After cutting her teeth in the improv scene in Calgary, Sood made her way to Los Angeles – a period in her life she referenced on #OldHeadShotDay by tweeting out an image captioned “A smiley…and pouty…Indian valley girl.”
Although that “Indian valley girl” was very driven during her three years in LA, she was “actually bereft and lonely and heart-starved for artistic expression,” she recalls. “I found LA to be very empty. I did tiny little bit things, but I had been on stage five nights a week in Calgary, and I was learning and we were exploring new things and we were putting on plays and writing and improvising and we were performing to sold-out audiences. LA was great for taking some classes. I learned about acting. I learned about film and TV. It was an important and necessary time. I had to get it out of my system.”
In 1986, Sood heard about an improvisation company in Vancouver that was making a splash with its rollicking evenings of comedy: Vancouver TheatreSports League. Says Sood: “I came here and looked around at what a beautiful city it was, and there was a lot of room for me to perform with TheatreSports, and I was like, ‘You mean I can have this and act, too? I’m here.’”
Sood has seen some gains with regards to how people of Indian ancestry are portrayed on North American screens (“Now, there’s an Indian in every show,” she marvels), although not as many as she’d like. “The next step is not having to justify the casting, even mixed marriages and stuff,” she says. “We still have a long way to go. I have dual citizenship to England, so I work over there a lot. The casting is 10 years ahead. What we’re doing now, they were doing 10 years ago, so now it’s a non-issue.”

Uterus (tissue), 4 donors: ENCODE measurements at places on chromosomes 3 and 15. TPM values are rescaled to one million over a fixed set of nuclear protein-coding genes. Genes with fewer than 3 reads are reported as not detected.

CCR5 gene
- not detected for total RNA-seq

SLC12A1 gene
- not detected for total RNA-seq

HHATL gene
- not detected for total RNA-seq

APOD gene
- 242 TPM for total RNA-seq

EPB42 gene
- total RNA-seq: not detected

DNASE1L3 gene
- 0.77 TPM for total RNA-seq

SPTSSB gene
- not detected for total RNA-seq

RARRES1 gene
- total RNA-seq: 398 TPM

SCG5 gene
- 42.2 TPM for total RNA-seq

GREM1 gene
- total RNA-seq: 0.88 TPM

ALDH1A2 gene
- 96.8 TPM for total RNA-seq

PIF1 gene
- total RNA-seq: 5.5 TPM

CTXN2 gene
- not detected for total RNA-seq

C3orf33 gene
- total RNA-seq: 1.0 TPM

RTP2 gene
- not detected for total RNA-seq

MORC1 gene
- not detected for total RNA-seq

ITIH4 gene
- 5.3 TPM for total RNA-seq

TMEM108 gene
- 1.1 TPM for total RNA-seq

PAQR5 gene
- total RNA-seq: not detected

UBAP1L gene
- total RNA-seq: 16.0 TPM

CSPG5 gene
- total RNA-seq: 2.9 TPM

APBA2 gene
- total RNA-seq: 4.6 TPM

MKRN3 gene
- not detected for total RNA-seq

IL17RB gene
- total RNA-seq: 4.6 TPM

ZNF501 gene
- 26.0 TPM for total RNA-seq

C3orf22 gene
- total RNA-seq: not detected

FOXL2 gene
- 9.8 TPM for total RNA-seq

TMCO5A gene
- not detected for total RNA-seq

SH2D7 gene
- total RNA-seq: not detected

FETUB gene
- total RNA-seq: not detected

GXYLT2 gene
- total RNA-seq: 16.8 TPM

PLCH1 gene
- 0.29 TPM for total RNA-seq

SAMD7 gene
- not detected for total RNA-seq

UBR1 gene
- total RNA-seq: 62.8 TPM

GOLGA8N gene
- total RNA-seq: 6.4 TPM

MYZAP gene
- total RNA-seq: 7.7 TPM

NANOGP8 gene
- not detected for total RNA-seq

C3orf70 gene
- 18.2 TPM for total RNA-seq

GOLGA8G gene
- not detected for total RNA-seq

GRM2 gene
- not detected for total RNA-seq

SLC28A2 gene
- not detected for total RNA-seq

“It’s still very stereotypical to cast the Indian actress as nurses and doctors or professionals,” she adds. “I think there’s still a lot of that. I get asked every week to play a doctor. I decline a lot of it because I’ve done it a million times. When you play those types of roles, they’re very non-emotional.”
Sood is far from non-emotional when she reflects on what she wanted from life in the years after she watched Minnelli accept her Oscar on live TV.
“I think I aspired to almost where I’m at now,” she says. “I wanted to be in control, to be able to choose projects that I wanted to work on, and I really, really wanted a partner in my life, and I couldn’t have fathomed at that age being able to come out to my mom and dad. That’s one thing, and then it’s another thing to meet someone, and we’re married! We got married and we had my mom at the ceremony. That’s way out there on some other planet to me. It’s one thing to want to be an actress; it’s another to be openly gay and all of that.”
The 2018 Leo Awards – which recognize on-camera and behind-the-scenes excellence in the homegrown screen scene – take place June 2 and 3 at the Hyatt Regency Hotel. The awards aren’t broadcast, but YVR Screen Scene will be in the room where it happens, so watch @YVRScreenScene for live-tweets and check back here for next-day results.